“Sometimes I think I am America,” Frank Lloyd Wright says, lounging on the beach with his daughter and her friend.
The delivery of this line, which is the opening line of the play, is done in a seemingly casual manner. However, it carries a deliberate weight and sets the tone for the entire performance of Frank’s Home, Richard Nelson’s artfully crafted and exquisitely acted play currently in performances at the Playwright’s Horizons Theatre.
Set in 1923, the play features Frank Lloyd Wright, the famed architect on vacation in California. He has recently returned from Tokyo, where he had spent years working on the Imperial Hotel and is visiting his son and daughter, accompanied by his best friend and mentor Louis and his mistress Miriam, He has returned to reconnect with his family and determine his next line of work.
Frank believes his family is happy to receive him; either that or he does not care if they aren’t. Having reached the peak of his fame, he is now uncertain how to be a living legend and seems content with being an arrogant man instead. He is self-satisfied and supercilious, remarking scornfully on the state of art and architecture in America, while calmly ignoring the resentful remarks of his daughter Catherine and instead basking in the innocent adoration of her friend, Helen, a teacher in the school building that he has designed.
The show spans three days with the family, during which Wright attempts to implement changes in his life, including breaking up with his long-time mistress Miriam, and reconnecting with his children. Neither attempt is an easy one; Miriam is determined to stay with him, and even more determined when she is drinking, and Catherine and Lloyd both resent Wright for his abandoning them when they were young. Lloyd especially holds a grudge; while Catherine still respects her father’s work and admires him professionally, Lloyd does not see greatness in the buildings and questions his father’s moral and ethical values, or lack thereof. When the Tokyo hotel, which Wright had boasted would withstand any earthquake the city faced, is rumored to collapse, father and son face off in a vicious argument in which Wright lectures Lloyd on the value of beauty in the world. It is artist v. artist in that moment, instead of father v. son.
Wright, played by Peter Weller, is the central character of this show, where his family and friends enter and leave the stage, all of their attention devoted to him. The supporting cast executes this beautifully, functioning flawlessly as an ensemble and giving true depth and emotion to the turbulent familial relationships in the script. As Catherine, Maggie Siff is sweetly earnest, and Jay Whittaker gives a depth to Lloyd’s resentment Holley Fain personifies idealism and innocence as Helen, the schoolteacher, one of the women who is able to resist Wright’s advances, and Jeremy Strong is endearing awkward as Wright’s assistant William. As Miriam, Mary Beth Fisher gives a restrained performance where a wild one would have been easy, and her choice is a great one, while Chris Henry Coffey shines in his few scenes as Kenneth, Catherine’s well-meaning husband. Harris Yulin is remarkably understated as Sullivan, quietly delivering many of the show’s punch lines, while pouring from his flask.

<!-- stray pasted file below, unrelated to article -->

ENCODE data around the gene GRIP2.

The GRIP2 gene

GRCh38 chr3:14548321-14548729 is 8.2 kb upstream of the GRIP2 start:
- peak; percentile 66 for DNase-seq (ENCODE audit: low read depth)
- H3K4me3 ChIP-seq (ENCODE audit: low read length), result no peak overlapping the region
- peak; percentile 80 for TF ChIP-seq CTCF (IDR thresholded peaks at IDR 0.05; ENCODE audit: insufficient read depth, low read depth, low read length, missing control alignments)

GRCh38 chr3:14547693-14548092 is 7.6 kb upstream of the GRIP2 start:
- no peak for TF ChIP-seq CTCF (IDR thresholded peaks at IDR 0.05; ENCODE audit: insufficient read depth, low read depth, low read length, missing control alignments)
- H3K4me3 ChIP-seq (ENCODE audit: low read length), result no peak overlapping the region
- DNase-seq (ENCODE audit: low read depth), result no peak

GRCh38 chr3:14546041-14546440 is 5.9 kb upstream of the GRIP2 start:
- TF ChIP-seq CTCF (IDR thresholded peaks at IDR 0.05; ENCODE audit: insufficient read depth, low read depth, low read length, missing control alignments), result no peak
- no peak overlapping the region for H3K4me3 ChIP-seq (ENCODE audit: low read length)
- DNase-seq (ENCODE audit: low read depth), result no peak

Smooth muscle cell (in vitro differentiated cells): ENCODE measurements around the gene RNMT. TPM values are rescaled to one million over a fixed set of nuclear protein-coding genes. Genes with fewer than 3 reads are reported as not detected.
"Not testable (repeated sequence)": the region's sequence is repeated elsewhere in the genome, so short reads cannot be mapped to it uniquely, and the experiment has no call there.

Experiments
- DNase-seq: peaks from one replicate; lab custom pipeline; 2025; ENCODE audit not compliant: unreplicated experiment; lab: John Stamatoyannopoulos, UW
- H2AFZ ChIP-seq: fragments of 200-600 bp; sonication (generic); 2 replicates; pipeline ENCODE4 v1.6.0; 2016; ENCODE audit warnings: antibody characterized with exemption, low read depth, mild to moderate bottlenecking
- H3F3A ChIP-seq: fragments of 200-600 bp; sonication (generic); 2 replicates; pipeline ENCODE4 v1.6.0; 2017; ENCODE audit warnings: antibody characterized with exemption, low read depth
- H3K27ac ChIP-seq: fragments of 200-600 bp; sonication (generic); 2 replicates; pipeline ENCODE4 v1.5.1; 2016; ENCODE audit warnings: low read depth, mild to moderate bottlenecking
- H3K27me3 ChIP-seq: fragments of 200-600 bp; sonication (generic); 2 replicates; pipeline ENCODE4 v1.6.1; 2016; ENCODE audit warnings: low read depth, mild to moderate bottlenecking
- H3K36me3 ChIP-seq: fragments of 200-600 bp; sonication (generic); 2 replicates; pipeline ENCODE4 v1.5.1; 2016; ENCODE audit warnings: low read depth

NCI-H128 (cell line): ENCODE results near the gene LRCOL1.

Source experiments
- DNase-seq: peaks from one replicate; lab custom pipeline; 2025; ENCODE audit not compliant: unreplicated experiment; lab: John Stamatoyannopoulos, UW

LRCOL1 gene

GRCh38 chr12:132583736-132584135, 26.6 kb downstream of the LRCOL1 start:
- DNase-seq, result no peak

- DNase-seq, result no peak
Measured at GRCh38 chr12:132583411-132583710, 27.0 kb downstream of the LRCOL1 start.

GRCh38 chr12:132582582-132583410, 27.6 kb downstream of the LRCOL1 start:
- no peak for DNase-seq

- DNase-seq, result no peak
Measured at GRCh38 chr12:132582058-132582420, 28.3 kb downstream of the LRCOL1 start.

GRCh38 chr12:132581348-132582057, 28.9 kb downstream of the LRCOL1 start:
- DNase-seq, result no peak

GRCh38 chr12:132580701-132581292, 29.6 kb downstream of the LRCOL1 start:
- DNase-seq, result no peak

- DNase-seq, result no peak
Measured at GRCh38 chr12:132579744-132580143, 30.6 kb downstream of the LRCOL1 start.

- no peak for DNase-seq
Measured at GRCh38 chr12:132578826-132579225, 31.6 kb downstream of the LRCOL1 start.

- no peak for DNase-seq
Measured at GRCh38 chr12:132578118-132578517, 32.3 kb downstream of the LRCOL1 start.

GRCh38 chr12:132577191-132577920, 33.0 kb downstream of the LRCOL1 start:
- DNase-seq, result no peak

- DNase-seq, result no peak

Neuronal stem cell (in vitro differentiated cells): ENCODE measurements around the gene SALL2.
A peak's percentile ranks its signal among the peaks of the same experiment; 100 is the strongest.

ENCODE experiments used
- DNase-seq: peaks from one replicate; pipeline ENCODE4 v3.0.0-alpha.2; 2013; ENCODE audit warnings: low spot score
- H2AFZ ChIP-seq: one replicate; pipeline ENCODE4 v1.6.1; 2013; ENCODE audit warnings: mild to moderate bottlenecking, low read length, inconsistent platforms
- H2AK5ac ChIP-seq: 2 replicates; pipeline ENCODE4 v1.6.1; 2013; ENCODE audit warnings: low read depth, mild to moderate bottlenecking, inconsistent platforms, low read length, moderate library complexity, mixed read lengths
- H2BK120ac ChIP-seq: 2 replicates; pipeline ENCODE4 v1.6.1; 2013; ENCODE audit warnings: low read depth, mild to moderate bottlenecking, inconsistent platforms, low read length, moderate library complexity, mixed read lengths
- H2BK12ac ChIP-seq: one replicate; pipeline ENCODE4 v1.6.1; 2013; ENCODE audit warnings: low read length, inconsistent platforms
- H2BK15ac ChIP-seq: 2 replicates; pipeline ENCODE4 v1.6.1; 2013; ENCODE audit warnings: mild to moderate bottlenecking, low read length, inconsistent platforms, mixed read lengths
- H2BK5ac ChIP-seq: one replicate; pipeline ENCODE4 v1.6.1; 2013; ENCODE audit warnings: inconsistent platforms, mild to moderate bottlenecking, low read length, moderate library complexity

As Wright, Weller faces a vast challenge, for the character that has been written is not a simple one. He is a combination of arrogance and insecurity, success and failure, his love for others and his unending love for himself. Weller manages to depict all of these aspects of the man in a truly remarkable performance. He speaks passionately of art and beauty, as well as unapologetically asking, “Why would I do that?” when his daughter suggests that he marry his girlfriend now that his wife has finally divorced him. The contradictions of his character are explored through his conversations with his family and friends, including a lengthy, exhausting monologue in which he describes the idea for, the building of and the eventual destruction of a house for a female client with “lovely” feet. Within minutes he represents the excitement and energy of a new idea as well as the grief that comes with its subsequent failure. With a blanket draped around his shoulders, he quietly states, “I’m broke, Louis,” to his friend and mentor, and for one moment he is stripped of everything.
Various themes are addressed in this drama, including the value of art, the value of beauty, the sacrifice of art for commercial success and the sacrifice of family for work. It is a hefty weight for a cast to carry, but this one bears the burden beautifully.
While the individual performances are noteworthy, it is the overall impression of this cast that truly carries the show. The actors come together seamlessly and the story of this family is engrossing, causing the audience to become deeply involved. It is impossible to not care about these people.
Frank Lloyd Wright may not have been America itself, but Peter Sellers is Frank Lloyd Wright in this play. And that is a true masterpiece.